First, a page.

Our friend Igor introduced us to an area of need that has become one of our focuses going forward. Igor was incredibly reluctant to accept aid at first, but as he understood that we were all here with crowd sourcing and a desire to help, he got on board. He and his wife described the reality of the aid in Ukraine. They are from Kharkiv but Yulia traveled through Lviv to get to Poland. She was astounded at how obvious it was that some markets and stores were clearly selling items that had been received as aid. It must be obvious when a product is foreign and intended for children, for example, when such a product would never have been available there previously.
They had been working on distribution of food and just worried that any mass aid would never make it to Kharkiv. On a stroke of luck, I heard from Toni at the German desk that there's a distributor nearby going into Ukraine. People are constantly arriving with an awesome vanload of stuff they collected in their hometown but the usual request is that it go into Ukraine and not to our Centre here in Poland. Well now, with the help of this distribution centre we can get photographic evidence of aid being delivered to an address.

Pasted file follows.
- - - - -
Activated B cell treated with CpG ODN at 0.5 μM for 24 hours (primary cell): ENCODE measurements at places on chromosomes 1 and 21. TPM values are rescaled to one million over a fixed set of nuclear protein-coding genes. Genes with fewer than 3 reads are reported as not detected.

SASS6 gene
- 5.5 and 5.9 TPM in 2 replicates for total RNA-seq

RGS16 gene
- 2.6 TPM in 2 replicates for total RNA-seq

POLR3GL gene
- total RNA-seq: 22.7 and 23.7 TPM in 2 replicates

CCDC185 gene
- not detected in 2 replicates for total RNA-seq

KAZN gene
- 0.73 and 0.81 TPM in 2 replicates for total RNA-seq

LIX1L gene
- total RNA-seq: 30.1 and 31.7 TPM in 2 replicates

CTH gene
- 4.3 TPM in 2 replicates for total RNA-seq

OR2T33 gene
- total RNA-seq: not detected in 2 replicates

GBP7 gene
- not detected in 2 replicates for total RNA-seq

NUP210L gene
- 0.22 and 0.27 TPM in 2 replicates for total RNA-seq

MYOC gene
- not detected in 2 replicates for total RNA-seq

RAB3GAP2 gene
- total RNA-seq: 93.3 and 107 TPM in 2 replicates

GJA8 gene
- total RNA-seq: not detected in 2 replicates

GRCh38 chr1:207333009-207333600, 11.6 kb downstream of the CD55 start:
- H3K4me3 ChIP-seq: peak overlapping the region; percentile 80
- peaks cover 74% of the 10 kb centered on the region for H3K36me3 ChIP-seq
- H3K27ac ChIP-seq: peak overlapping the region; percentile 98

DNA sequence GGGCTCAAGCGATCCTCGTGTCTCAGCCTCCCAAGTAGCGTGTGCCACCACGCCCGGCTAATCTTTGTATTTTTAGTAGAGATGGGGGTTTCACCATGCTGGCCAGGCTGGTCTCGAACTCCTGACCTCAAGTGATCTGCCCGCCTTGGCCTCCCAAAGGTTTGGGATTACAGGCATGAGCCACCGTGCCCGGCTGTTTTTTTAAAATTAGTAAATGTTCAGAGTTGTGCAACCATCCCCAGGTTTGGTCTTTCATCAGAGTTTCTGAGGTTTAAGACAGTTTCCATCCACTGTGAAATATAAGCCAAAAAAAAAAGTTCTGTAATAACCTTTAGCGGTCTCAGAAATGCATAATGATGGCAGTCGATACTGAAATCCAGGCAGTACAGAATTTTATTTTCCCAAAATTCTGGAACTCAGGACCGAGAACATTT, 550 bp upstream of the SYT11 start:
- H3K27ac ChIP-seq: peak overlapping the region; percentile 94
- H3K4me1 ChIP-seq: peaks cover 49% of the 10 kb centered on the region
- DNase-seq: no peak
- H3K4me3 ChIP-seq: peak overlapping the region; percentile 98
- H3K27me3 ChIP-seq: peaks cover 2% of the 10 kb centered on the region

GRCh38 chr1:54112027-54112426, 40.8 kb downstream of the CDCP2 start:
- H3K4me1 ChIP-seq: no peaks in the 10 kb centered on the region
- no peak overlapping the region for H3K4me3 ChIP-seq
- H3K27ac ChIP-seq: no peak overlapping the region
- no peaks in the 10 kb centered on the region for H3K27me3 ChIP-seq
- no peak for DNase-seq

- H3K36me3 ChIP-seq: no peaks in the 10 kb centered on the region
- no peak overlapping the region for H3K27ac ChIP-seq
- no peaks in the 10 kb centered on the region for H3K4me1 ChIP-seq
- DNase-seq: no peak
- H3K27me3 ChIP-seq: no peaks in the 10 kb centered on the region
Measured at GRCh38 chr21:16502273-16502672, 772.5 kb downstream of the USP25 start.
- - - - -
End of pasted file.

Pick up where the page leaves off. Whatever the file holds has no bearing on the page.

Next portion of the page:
Our focus for this project is to have volunteers listening to people at the Centre and if there is a need, they can make a list, give us an address and name, and we can source and pay for secure delivery. This is a game changer for our desire to help the people who aren't in the mainstream. It may be a rural family that has no access to military gear but they are right in a position to need to defend their country. It could be people who know their loved ones have worn gear and just need a replacement that hasn't come.
Small-batch, family-to-family aid is a gap we aim to fill.